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MHC for Seniors: Don't Fear Fat

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February 6, 2021 - Author:

Making Healthy Choices for Seniors: Week 9

Don't fear fat

Fat often gets a bad rap, but it is an important nutrient we all need in our diets. A source of energy, fat is an essential part of every cell in your body, aiding in the absorption of certain vitamins and minerals. Fat helps to keep our brains healthy throughout our entire lifespan.

When making healthy choices, the amount of food you eat is important, but it is also important to choose foods from a range of food groups that are full of nutrients. Many types of food are high in fat but also full of nutrients. Examples include avocados, nuts, seeds, and fatty fish such as salmon or mackerel. The types of fats found in these foods and in vegetables oils, such as olive oil and sunflower oil, are called “unsaturated” fats. These types of fats have been linked to a reduced risk of heart disease. Omega-3 and omega-6 fatty acids are unsaturated fats that are also essential fats, meaning your body needs them but cannot make them on its own.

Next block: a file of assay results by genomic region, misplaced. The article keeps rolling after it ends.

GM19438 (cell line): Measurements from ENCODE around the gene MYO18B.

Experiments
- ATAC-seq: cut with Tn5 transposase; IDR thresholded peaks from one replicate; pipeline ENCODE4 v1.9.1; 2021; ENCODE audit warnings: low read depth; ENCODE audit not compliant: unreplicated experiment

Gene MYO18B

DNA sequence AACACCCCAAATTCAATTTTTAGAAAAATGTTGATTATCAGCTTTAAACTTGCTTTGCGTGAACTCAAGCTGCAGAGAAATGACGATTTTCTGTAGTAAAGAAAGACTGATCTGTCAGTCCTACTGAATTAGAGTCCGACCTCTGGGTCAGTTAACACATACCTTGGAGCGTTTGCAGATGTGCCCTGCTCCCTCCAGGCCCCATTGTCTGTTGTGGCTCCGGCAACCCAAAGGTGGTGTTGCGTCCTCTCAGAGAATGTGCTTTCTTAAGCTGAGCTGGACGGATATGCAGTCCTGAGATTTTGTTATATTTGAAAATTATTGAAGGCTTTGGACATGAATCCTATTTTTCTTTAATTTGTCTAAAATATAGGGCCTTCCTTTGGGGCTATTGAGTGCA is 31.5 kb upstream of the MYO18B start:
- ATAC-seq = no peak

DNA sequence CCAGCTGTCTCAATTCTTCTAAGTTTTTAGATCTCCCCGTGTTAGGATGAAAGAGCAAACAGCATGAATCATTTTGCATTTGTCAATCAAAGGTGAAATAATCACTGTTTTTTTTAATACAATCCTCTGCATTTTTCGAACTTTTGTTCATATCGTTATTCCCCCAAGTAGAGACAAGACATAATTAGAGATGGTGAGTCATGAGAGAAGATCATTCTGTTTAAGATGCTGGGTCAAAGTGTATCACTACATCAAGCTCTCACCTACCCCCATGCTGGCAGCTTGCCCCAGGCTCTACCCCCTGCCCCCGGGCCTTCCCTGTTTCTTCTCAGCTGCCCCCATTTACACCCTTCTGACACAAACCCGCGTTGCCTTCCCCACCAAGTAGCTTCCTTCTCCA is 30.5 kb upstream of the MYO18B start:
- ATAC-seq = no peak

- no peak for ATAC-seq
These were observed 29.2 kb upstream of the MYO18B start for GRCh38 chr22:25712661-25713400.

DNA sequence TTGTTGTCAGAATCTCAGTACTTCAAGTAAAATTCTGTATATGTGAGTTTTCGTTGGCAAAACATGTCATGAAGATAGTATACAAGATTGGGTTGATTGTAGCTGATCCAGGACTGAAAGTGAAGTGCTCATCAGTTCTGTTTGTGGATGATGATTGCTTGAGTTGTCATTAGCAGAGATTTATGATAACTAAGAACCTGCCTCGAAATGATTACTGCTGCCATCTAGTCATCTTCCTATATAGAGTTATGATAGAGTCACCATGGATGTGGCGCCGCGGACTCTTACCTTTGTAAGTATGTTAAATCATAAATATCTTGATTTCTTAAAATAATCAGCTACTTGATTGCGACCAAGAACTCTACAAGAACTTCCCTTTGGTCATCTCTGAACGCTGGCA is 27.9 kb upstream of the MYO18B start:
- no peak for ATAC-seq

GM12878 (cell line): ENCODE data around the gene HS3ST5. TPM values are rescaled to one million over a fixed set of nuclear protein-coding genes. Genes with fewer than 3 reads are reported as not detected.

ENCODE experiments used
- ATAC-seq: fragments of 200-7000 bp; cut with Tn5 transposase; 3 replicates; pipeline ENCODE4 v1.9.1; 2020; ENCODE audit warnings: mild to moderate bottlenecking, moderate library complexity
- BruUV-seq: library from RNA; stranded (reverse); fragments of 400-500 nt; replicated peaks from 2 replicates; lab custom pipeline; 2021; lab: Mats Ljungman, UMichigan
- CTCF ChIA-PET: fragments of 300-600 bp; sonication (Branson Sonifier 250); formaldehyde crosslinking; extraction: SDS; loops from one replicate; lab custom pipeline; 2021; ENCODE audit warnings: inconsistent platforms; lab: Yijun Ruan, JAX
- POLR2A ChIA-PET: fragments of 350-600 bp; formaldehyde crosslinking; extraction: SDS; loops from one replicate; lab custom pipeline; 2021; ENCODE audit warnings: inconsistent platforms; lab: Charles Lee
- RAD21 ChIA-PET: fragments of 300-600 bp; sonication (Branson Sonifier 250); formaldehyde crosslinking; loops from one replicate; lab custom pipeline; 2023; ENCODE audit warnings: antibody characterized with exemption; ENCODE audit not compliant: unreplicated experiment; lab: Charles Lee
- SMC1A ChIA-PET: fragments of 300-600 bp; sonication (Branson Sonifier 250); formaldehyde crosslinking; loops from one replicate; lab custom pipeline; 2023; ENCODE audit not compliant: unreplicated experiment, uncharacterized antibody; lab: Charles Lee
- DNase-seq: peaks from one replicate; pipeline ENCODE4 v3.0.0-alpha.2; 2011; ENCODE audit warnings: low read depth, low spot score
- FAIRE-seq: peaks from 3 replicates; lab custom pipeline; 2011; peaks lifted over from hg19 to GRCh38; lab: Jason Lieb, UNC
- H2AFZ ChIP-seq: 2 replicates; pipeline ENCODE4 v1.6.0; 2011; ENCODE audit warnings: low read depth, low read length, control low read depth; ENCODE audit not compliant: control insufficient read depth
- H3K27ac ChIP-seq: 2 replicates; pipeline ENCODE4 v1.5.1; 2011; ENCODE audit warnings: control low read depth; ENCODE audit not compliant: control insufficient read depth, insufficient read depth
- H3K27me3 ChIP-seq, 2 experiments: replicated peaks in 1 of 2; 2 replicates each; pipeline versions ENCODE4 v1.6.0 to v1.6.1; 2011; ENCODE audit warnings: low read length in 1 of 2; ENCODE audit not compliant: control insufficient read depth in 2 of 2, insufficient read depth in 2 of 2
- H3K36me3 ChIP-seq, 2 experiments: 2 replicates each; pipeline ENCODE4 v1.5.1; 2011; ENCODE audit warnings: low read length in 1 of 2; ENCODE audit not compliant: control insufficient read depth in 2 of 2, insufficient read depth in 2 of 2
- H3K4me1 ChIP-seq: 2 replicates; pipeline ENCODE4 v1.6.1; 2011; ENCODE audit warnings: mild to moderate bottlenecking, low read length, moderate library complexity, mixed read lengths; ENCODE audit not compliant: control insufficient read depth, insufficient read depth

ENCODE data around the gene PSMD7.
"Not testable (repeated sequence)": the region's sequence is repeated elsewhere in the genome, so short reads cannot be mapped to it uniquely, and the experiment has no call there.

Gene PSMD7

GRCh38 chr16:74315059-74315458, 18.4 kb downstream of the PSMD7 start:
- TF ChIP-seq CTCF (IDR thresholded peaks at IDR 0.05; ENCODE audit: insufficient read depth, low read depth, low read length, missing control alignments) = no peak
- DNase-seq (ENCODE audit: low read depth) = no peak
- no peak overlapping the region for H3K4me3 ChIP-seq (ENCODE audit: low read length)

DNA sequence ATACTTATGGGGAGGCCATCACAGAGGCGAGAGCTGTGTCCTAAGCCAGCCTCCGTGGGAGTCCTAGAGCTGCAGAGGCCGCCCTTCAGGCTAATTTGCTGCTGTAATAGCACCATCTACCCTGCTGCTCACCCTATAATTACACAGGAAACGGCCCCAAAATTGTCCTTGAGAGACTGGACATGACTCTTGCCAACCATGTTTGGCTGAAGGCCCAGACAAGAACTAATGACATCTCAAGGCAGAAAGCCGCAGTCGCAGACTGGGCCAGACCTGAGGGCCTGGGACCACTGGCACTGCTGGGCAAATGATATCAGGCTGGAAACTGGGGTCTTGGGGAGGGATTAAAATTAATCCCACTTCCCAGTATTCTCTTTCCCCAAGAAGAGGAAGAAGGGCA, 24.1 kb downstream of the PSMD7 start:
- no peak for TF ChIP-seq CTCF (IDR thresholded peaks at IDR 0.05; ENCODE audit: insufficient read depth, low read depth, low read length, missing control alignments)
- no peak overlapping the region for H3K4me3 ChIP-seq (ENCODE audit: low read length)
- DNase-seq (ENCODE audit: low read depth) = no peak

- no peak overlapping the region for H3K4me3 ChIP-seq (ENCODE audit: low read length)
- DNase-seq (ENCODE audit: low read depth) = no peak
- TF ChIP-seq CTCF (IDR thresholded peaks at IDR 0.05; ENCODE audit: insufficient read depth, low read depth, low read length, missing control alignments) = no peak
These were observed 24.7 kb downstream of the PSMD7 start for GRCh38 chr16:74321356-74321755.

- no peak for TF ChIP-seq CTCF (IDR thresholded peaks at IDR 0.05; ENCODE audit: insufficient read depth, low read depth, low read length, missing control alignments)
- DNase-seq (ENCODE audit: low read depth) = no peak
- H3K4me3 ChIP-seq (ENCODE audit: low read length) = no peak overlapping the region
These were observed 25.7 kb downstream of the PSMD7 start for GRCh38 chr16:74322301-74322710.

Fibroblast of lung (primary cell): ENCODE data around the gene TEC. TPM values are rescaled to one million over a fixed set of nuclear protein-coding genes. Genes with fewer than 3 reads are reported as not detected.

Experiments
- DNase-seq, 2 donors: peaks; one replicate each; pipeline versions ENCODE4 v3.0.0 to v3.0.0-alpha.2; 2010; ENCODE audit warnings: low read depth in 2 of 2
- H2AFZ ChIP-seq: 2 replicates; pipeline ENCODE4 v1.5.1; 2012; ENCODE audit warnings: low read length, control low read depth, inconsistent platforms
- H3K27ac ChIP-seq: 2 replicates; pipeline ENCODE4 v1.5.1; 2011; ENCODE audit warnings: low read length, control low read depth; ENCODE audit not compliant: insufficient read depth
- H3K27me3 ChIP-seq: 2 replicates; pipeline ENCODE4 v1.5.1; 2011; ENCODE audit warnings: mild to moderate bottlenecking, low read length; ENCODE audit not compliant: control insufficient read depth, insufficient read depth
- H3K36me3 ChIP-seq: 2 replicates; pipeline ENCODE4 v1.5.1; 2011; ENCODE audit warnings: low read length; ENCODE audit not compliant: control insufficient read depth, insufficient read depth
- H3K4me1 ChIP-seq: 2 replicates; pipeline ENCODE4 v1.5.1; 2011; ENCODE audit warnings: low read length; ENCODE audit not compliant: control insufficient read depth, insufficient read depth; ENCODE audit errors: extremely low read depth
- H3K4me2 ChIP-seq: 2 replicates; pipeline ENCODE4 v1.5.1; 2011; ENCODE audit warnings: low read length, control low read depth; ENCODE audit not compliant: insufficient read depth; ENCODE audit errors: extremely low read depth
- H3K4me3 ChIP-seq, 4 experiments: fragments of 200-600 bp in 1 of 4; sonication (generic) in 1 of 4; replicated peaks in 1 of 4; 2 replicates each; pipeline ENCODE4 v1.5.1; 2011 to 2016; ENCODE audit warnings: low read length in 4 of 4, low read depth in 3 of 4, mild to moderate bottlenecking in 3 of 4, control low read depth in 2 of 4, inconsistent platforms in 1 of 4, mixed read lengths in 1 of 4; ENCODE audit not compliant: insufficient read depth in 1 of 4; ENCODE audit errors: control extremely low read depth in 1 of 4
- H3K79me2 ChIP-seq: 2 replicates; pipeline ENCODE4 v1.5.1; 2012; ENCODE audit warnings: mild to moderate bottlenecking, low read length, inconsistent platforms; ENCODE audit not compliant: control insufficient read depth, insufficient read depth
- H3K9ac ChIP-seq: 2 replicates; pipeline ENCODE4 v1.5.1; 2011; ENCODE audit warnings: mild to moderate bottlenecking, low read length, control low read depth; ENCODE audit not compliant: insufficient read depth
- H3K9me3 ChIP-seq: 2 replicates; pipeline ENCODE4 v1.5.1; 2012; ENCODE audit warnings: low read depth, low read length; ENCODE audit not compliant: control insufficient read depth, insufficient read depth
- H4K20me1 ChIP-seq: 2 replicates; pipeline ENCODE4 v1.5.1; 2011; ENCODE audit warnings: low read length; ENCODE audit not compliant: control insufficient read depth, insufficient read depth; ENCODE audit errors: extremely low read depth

Trans fat

Most of the “trans fats” found in food occur when oils are turned into solids in an artificial process called “hydrogenation.” Trans fats are in many popular food products such as crackers, french fries, margarine and baked goods such as donuts, cake and cookies. Trans fats have been found to create inflammation in the body, which has been linked to chronic diseases such as heart disease. Avoid products that contain trans fats by checking the ingredients list and making sure that what you purchase does not list “partially hydrogenated oil” as an ingredient.

Saturated fat

Another type of fat that has been linked to chronic diseases is “saturated” fat. It is solid at room temperature and most often found in animal products. To avoid eating too much saturated fat, choose lean meats and lean cuts of meat as well as low-fat dairy options. Another easy way to avoid eating too much saturated fat is to make sure you eat a variety of foods from within each food group. Both the protein and dairy food groups contain options that contain little or no saturated fat.